To give you an idea of how deep cuts to fire departments can go: Last year, Flint, Michigan, had to lay off 23 of 88 firefighters and close two fire stations. New York City is proposing to shutter 20 fire stations next year. So fire prevention in the home is more important than ever. Lorraine Carli of the National Fire Protection Association says smoke alarms and sprinkler systems remain the number-one best way to avoid a fire-related tragedy. "You could have as little as three minutes to a escape your home before a fire becomes deadly," she says. And while Carli acknowledges that retrofitting a sprinkler system into an older home is expensive compared with new construction, she says the technology can't be beat for "containing fires, keeping them small, or extinguishing them altogether."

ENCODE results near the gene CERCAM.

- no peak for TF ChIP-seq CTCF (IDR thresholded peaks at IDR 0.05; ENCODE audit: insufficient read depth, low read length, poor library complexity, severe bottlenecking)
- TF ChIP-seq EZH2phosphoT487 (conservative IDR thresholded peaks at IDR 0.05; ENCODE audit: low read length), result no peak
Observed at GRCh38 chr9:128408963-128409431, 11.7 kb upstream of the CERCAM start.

At the very least, she says, make sure smoke alarms are inside each bedroom, and put one outside sleeping areas in the hallway. Keep fire extinguishers handy, especially in the kitchen, and always near an exit door so you can get out if you can't control the fire. To lower the risk of outdoor wildfires, maintain 30 feet of clearance from brush and trees around your house, and keep your gutters clear of dead leaves and sticks. Homes are often ignited when embers from fires fly through the air and land on a nearby roof.
Heavy rain can overwhelm aging sewer systems, forcing tens of thousands of extra gallons of water through treatment plants—and in the worst-case scenario, causing untreated sewage to escape into the environment.